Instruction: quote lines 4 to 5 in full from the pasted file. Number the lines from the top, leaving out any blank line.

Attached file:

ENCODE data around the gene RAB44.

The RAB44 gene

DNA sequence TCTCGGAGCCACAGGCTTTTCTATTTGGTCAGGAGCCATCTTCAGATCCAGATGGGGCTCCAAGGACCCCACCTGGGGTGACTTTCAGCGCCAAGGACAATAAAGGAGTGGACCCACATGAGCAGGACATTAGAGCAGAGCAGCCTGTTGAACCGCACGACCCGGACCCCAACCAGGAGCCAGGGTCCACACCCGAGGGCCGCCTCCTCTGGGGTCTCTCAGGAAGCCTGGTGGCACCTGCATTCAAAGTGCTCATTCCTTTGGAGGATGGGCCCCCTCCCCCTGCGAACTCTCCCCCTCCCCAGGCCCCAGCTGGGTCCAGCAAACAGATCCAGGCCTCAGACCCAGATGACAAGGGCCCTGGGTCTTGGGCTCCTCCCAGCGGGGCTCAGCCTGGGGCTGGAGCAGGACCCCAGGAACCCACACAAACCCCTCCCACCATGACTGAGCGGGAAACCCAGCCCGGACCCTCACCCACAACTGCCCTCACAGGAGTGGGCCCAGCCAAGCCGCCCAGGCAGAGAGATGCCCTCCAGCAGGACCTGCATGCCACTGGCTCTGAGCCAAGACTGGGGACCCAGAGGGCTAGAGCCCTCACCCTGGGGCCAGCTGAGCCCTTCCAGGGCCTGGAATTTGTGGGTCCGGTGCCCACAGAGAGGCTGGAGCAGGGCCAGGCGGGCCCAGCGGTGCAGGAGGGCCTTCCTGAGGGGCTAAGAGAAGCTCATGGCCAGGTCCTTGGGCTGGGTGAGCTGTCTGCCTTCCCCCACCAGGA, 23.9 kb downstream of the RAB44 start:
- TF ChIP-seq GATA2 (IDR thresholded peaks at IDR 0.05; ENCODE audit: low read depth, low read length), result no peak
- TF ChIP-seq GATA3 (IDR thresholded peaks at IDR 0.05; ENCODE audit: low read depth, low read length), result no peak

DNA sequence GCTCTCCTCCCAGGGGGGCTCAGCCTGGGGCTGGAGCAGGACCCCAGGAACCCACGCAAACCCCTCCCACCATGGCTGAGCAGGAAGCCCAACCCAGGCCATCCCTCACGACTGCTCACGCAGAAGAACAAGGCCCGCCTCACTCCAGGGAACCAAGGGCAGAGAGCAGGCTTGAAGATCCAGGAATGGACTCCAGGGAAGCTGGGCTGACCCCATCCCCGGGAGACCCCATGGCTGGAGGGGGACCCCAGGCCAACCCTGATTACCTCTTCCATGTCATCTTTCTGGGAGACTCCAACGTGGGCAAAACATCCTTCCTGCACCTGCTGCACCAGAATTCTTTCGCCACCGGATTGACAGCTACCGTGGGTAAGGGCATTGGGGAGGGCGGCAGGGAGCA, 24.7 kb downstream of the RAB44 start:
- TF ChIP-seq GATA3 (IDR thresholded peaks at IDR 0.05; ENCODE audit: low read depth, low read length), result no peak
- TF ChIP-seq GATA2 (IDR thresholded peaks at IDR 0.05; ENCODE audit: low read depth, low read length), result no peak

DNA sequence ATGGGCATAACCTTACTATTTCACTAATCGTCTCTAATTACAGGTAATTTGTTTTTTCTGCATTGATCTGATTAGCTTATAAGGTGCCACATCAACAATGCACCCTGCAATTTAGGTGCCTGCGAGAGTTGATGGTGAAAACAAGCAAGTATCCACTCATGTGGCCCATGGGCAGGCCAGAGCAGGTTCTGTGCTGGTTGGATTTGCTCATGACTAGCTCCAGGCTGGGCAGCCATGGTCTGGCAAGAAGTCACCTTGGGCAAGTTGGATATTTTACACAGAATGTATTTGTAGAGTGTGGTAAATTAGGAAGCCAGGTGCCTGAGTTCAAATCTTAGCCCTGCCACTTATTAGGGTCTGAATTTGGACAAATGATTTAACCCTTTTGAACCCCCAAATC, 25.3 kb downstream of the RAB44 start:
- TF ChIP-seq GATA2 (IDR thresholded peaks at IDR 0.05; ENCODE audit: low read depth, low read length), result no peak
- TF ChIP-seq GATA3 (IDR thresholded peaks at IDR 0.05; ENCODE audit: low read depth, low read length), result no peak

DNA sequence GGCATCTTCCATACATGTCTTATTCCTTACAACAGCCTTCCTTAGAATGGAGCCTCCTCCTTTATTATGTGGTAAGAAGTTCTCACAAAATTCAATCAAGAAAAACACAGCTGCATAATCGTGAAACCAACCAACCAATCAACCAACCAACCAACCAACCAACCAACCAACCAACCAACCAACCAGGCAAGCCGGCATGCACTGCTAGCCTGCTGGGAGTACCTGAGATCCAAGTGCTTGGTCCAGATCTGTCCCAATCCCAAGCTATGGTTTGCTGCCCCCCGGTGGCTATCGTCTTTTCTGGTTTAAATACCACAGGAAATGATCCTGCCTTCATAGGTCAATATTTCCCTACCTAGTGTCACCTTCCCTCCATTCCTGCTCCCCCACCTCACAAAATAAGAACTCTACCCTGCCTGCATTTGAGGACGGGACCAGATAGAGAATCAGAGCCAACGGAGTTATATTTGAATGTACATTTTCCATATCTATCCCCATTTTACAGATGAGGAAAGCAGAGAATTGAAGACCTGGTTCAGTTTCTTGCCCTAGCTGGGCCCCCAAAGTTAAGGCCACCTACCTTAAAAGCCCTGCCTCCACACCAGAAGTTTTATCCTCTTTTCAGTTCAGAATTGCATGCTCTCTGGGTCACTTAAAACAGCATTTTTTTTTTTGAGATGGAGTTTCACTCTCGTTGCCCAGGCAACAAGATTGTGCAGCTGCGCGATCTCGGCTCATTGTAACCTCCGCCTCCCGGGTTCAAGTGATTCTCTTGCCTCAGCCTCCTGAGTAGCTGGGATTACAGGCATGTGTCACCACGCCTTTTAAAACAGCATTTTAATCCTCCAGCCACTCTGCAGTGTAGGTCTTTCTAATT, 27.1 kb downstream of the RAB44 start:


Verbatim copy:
- TF ChIP-seq GATA2 (IDR thresholded peaks at IDR 0.05; ENCODE audit: low read depth, low read length), result no peak
- TF ChIP-seq GATA3 (IDR thresholded peaks at IDR 0.05; ENCODE audit: low read depth, low read length), result no peak